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House amends, passes ‘Landowner Protection Act’

Mississippi legislative session
Photo by SuperTalk Mississippi News

The ‘Landowner Protection Act’ continues to make its way through the legislature. 

After the bill was originally passed by the Senate, the House followed suit and passed the bill which attempts to reduce liability for property/business owners should a person get hurt on their property and decide to sue.

Those opposed to the bill attempted to argue that reduced liability would lead to a lack of security, but the bill ultimately passed by 73-39. A strike-all amendment was added to the bill, meaning that it will be sent back to Senate for more deliberation rather than being sent to Governor Bryant’s desk. 

The strike-all makes two key changes to the bill, which can be seen below. The first change is in regards to the type of language used to describe the responsibility of the property owner, and the other states that civil liability cannot be based on the prior violent nature of a third party. 

Rep. David Baria (D) was one of the opponents of the bill and argued that the bill gives property owners a sense of immunity when it comes to crimes committed on their land or at their business.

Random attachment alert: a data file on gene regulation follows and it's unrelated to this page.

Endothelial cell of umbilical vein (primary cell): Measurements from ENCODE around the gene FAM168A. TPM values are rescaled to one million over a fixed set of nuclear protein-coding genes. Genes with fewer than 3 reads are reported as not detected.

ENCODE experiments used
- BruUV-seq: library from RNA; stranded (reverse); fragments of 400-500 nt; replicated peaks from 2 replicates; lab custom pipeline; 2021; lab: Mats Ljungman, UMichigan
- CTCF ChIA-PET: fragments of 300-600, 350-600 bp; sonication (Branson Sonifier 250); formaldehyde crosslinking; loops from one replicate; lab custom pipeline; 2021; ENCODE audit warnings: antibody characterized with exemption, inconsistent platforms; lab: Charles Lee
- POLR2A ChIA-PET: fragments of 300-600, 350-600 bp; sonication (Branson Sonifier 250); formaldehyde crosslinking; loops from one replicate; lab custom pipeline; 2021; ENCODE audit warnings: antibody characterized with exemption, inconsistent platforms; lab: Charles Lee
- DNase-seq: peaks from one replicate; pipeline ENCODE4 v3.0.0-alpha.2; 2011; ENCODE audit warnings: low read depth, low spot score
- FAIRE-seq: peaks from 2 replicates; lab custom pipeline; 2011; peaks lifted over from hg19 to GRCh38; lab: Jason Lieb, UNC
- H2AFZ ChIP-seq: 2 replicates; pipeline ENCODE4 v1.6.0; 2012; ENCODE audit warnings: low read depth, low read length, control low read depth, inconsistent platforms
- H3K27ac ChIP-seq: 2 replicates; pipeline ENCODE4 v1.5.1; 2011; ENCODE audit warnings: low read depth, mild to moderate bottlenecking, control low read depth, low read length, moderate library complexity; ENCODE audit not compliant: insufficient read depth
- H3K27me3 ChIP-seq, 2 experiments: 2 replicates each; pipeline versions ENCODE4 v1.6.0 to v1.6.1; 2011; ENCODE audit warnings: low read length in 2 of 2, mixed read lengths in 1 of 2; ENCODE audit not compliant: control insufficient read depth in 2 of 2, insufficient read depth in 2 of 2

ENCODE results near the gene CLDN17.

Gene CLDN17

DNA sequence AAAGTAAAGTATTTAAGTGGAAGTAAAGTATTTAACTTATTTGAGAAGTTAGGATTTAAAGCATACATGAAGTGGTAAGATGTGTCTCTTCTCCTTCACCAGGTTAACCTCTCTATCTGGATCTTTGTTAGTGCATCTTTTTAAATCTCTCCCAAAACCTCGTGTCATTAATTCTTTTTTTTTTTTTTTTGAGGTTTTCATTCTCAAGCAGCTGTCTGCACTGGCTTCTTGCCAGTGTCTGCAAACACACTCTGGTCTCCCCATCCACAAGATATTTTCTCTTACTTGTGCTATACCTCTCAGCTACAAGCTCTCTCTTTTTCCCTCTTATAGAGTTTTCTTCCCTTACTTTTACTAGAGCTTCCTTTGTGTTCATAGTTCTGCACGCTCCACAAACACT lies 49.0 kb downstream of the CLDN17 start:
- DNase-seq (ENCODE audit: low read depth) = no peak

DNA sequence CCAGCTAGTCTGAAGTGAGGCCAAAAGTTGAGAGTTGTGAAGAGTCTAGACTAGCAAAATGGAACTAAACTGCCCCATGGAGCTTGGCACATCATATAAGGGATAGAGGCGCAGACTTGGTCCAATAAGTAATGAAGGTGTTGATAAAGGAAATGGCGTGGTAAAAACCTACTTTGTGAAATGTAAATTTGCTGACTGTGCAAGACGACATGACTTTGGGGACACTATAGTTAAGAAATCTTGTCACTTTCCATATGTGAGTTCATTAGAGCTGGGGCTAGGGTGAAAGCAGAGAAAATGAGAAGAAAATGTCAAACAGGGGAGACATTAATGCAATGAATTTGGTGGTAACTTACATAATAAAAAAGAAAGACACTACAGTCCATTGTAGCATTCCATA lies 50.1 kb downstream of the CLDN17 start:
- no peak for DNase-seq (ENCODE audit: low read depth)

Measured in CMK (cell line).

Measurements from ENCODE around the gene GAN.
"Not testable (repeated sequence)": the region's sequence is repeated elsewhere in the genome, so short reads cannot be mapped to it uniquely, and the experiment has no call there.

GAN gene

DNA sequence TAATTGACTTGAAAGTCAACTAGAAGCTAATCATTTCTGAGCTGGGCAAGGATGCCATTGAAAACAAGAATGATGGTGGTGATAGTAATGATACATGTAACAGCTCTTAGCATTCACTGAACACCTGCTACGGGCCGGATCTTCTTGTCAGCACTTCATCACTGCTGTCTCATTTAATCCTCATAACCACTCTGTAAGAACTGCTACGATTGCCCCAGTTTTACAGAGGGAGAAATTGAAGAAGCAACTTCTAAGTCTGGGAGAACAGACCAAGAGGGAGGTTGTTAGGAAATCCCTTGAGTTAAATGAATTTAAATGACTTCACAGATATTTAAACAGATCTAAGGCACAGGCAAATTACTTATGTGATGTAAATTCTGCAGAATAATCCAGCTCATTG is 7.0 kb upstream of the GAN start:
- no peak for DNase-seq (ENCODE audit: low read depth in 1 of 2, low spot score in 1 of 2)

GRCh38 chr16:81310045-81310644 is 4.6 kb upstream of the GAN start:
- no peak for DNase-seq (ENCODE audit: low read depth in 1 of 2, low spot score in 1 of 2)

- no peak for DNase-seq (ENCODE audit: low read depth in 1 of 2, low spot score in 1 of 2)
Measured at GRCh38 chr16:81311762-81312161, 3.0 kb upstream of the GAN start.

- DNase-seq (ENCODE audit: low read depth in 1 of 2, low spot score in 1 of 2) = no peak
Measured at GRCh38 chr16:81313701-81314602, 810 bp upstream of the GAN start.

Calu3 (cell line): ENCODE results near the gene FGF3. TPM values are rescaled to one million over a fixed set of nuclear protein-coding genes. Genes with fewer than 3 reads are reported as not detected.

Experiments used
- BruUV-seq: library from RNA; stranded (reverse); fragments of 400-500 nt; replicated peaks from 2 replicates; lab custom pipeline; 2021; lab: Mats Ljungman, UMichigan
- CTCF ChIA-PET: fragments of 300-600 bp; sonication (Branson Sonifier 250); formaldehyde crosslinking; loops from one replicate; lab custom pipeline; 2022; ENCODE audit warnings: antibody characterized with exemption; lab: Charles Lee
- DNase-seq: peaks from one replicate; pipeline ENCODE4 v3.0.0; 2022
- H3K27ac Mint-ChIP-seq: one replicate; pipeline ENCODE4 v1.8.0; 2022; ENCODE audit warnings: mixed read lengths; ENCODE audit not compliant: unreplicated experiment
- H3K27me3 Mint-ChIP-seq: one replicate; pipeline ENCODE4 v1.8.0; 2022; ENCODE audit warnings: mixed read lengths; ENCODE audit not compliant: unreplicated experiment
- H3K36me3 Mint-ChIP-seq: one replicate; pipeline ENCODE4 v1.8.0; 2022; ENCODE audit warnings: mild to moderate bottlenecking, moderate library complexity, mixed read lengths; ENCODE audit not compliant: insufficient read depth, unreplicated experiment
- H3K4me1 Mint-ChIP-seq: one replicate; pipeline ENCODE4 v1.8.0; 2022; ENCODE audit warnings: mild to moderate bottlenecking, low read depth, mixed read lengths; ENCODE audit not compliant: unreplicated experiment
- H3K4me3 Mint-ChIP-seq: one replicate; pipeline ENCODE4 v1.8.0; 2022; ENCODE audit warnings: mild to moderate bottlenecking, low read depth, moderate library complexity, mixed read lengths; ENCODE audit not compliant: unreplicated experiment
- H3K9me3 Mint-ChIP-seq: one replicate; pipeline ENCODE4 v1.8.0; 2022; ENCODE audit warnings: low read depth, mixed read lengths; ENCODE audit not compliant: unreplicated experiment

“We are creating landowner immunity,” Baria stated. “No matter how negligent [a property owner was] in failing to have security, lights in the parking lot, cameras, no matter how badly they disregarded those things, you will never be able to hold them responsible.”

Rep. Mark Baker (R) spoke on the bill, and stated that the bill is aimed at clarifying language in the law so that business owners know the “atmosphere of violence for which they will be liable.”

While the bill isn’t on Governor Bryant’s desk yet, he has previously voiced his support for the bill.

“This is to simply protect landowners, farmers, and business owners,” he said. “This is a litigious society, and you’re going to get sued if anybody walks on your property and hurts themselves, and we should not be at risk simply because we own property and try to run a small business.”

The Senate will take a look at the bill with House’s changes and either adopt them or invite conference on the bill. 

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